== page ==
April 22, 2012

Magic101 : Tournament Preparations - Sideboarding 101


For a week, I have been trying to figure out what topic I will be writing about. I didn't want to write something that will seem very generic and plain such as my FNM decklist. So to add a twist, I will write about a very basic skill in Magic: the Gathering. So basic, that most of us take it for granted and sometimes overdo it - Sideboarding.

Sideboarding is basically perceived as bringing in cards that will help your deck perform better and giving you better chances of winning the game. As a pilot of UB Control for so long, I will take a typical UB deck as an example. You might notice that control decks try to put a lot of options in their main decks. In the UB list for example, Doomlade, Go for the Throat, Ratchet Bomb, Curse of Death's Hold, Black Sun's Zenith, etc. When you look at these cards, their power level is not very great compared to , let's say a Planeswalker card like Gideon Jura that punishes aggro, or Oblivion Ring to answer everything. UB uses all these good, specific but sub-optimal cards (that are only applicable in some match-ups) in the main decks, and rely on card advantage (Think Twice and Forbidden Alchemy) to give you the chance to draw those specific cards and use them at the right time. And my point is that UB practically survives winning the round through Sideboarding. In a matchup against tokens for example, you side-out the Doom blades and Go for the Throats and put in cards that deal with tokens better such as board additional board sweepers and ratchet bombs. In the case of fighting against other Control decks, you might want to choose either Doom Blade or Go for the Throat, but you need to side out Curse of Death's Hold and Black Sun's Zenith since they are not good against control and are too mana-intensive. When you pilot UB, you always feel like doing sideboards to improve your chances in winning the game by cutting cards in the main deck that do not perform well against your opponent.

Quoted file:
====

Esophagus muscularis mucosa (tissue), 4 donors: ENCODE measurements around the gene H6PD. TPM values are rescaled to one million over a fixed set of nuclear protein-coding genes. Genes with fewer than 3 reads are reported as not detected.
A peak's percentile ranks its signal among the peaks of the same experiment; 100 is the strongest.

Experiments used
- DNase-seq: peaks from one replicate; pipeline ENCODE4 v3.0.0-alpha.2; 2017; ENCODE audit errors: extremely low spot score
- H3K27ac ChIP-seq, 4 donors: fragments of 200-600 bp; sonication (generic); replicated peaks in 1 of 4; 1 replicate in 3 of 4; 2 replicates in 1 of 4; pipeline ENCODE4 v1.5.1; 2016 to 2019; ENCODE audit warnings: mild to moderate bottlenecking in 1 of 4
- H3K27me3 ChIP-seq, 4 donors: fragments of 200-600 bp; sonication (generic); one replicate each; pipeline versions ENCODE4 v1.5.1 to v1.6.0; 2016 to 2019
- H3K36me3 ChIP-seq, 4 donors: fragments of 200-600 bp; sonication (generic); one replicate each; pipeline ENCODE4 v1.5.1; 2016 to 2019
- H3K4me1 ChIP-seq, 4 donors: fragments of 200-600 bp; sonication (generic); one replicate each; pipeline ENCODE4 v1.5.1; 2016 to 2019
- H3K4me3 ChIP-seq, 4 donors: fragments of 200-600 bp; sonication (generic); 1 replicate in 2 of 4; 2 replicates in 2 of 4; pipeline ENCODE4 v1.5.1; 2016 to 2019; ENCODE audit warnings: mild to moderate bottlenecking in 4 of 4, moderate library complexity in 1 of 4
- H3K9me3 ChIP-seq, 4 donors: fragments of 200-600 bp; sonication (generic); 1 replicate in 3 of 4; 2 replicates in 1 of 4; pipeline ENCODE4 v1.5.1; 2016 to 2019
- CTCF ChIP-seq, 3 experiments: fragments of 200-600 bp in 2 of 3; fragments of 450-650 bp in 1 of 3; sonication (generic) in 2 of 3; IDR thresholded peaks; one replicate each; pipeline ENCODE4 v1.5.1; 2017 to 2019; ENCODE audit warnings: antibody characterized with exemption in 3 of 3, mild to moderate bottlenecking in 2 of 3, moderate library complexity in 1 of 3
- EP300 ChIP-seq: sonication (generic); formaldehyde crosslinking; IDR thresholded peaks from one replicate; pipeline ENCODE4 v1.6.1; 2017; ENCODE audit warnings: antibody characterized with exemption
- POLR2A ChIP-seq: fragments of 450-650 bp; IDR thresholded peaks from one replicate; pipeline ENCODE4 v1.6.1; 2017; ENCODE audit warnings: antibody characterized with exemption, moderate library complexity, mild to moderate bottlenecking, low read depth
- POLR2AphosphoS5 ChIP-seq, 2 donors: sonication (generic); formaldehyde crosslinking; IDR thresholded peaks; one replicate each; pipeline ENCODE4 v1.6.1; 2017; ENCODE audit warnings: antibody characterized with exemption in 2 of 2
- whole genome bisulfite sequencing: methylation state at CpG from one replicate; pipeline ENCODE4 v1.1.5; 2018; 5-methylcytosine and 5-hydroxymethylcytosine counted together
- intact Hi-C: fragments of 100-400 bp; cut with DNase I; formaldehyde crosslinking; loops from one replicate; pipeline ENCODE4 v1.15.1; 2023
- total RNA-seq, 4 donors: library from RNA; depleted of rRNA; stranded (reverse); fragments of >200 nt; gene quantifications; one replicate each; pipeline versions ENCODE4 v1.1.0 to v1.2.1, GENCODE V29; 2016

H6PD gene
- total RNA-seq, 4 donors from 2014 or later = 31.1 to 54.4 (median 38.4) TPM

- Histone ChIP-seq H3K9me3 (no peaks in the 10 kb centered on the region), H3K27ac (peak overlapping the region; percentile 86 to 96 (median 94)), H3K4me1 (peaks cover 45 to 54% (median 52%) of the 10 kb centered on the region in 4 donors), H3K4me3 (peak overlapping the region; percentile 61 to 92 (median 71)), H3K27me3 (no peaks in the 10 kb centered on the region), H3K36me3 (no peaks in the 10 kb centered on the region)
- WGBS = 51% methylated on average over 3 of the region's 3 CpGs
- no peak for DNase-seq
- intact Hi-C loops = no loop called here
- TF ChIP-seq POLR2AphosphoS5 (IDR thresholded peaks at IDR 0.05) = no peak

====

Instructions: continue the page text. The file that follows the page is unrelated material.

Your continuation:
What I discussed above is the basic idea of sideboarding. However, I want you to understand that there is another dimension in replacing your main deck cards from the side. This is sideboarding to anticipate your opponent's sideboard. Last FNM I brought this decklist into the tournament.

Spirit Delver

4 Darkslick Shores
4 Glacial Fortress
2 Moorland Haunt
6 Island
1 Swamp
3 Plains
2 Evolving Wilds


4 Delver of Secrets
4 Drogskol Captain
4 Phantasmal Image
3 Snapcaster Mage
2 Dungeon Geists

4 Lingering Souls
4 Gitaxian Probe
4 Ponder
1 Revoke Existence


3 Mana Leak
4 Vapor Snag
1 Surgical Extraction

2 Negate
2 Dissipate
1 Surgical Extraction
2 Dungeon Geists
2 Celestial Purge
2 Divine Offering
1 Revoke Existence
2 Gut Shot
1 Timely Reinforcements

In sideboarding to be able to cope up with your opponent's sideboard, you need to have a better understanding of the current meta game and anticipate what cards your opponents may have put in the deck to beat you. Basically, you get to develop this skill by playing more and more games and getting to know the top decks and how people tend to play with these top decks. For rouge decks, you can apply this skill against them by simply playing with them multiple times.